6. History 392W: Responses to the Holocaust – Professor Bemporad
Class #: 39340 – We – 1:40-4:25pm – PH 231m – 4 hr., 4 cr.
This course explores the different reactions and responses of individual Jews, as well
as Jewish communities, to the “Final Solution” to the Jewish question, or the plan to
exterminate the Jews of Europe implemented by the Germans during World War II. The
course will study in particular diverse manifestations of spiritual, cultural, and
armed resistance in the midst of persecution and destruction. By shifting the main focus away
from the perpetrators and bringing back the voices of the victims, this course will
investigate the response to the Holocaust based on gender and generational differences.
Memoirs, diaries, autobiographies, and other witness accounts will be the primary
readings for this course.
HEBREW - BASIC LANGUAGE COURSES
7. Hebrew 102 Elementary Hebrew II – Professor Sandalon
Class #: 42378 – Tu,Th – 12: 10-2:00pm – KY 317 – 4 hr., 4 cr.
Prereq: Hebrew 101 or equivalent. A continuation of Hebrew 101.
8. Hebrew 204 – Intermediate Hebrew II – Professor Sandalon
Class #: 42388 – Tu, Th – 10:45am-12:00pm – KY 319 - 3 hr. – 3 cr.
Prereq.: Hebrew 203 or equivalent. A continuation of Hebrew 203.
(Satisfies language requirement.)
HEBREW - COURSES IN ENGLISH
9. Hebrew 150: Modern Hebrew Lit. in Translation – Professor Gruber
Class #: 42390 – Mo, We – 1:40-2:55 pm – RA 112– 3 hr., 3 cr.
Readings in modern Hebrew literature in translation.
HEBREW – ADVANCED LANGUAGE AND LITERATURE COURSES
10. Hebrew 356: Modern Hebrew Literature: 1948 to Present – Professor Gruber
Class #: 42384 – Mo, We – 10:45am-12:00pm – KY 321 – 3 hr., 3 cr.
Prereq.: Hebrew 305 or equivalent. Study of a theme, genre, or a significant group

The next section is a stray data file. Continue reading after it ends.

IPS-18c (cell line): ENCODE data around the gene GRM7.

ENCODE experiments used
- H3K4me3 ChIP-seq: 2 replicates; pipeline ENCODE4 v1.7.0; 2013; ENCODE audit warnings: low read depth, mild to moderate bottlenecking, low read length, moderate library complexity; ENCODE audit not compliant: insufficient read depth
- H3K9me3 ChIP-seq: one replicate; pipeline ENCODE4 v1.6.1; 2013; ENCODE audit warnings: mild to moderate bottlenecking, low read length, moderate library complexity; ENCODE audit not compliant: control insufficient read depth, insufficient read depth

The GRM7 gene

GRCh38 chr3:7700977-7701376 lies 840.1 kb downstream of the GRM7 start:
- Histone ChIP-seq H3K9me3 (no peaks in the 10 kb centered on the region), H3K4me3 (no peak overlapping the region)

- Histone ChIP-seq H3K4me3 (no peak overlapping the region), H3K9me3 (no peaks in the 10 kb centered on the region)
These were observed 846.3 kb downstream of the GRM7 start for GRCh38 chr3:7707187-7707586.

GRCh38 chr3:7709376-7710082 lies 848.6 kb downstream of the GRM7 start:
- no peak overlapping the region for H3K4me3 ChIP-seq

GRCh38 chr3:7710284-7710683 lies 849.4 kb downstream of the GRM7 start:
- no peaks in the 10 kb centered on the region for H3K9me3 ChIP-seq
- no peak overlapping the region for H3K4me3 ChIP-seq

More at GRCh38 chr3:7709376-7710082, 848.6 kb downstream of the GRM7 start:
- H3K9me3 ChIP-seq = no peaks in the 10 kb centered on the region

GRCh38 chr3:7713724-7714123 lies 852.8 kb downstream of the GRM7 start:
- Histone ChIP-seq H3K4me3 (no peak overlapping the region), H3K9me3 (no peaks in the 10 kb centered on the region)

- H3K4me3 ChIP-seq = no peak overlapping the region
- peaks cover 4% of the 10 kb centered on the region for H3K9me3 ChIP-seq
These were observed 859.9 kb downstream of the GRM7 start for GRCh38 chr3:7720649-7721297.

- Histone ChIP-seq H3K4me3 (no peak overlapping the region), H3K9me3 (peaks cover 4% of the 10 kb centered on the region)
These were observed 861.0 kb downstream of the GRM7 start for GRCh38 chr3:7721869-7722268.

of authors writing in Israel since 1948.
11. English 153W: Intro to the Bible – Professor Shippee
Class #: 38289– Mo – 6 :30-9:20 pm – KY 173 – 3 hr., 3 cr.
Selected books of the Old and New Testament in English translation. Cannot
be taken for credit if student has taken English 381. (CV, WC, PI)
12. Music 008 : Jewish Music – Professor Orenstein
Class # : 42077 – Mo, We – 10 :45am-12 :00pm – Music Bldg. 351 – 3 hr., 3 cr.
The course will focus on the development of Jewish music over the past three millennia.
Topics will include Biblical cantillation, the liturgy of the synagogue, the choral music of
Salomone Rossi, Cantorial music, the influence of Jewish music on 20th century composers
(Bloch, Bernstein, etc.), Yiddish, Hebrew and Ladino folk music and musical trends in the
State of Israel. Recorded performances will be heard regularly from Jewish communities
around the world. (No pre-requisites.)
13. Philosophy 116 – Intro to Philosophy of Religion – Professor Doukhan
Class #: 33150– Mo, We – 3:10-4:25 pm – KY 312 – 3 hr., 3 cr.
A philosophical examination of basic concepts in religion such as God,
religious meaning, faith, and religious experience. Readings will be selected from
classical and contemporary sources.
14. Philosophy 116 – Intro to Philosophy of Religion – Professor O’Connor
Class #: 33152– Tu, Th – 10:45am-12:00 pm – KY 281 - 3 hr., 3 cr.
See above description.
15. Philosophy 116 – Intro to Philosophy of Religion – Professor Malagon
Class #: 33154– We – 6:30-9:20 pm – PH 152 – 3 hr., 3 cr.
See above description.
16. Philosophy 252: Existentialism and Modern Jewish Philosophy – Professor Doukhan
Class #: 33492 – Tu, Th – 1:40-2:55pm – PH 304 – 3 hr., 3 cr.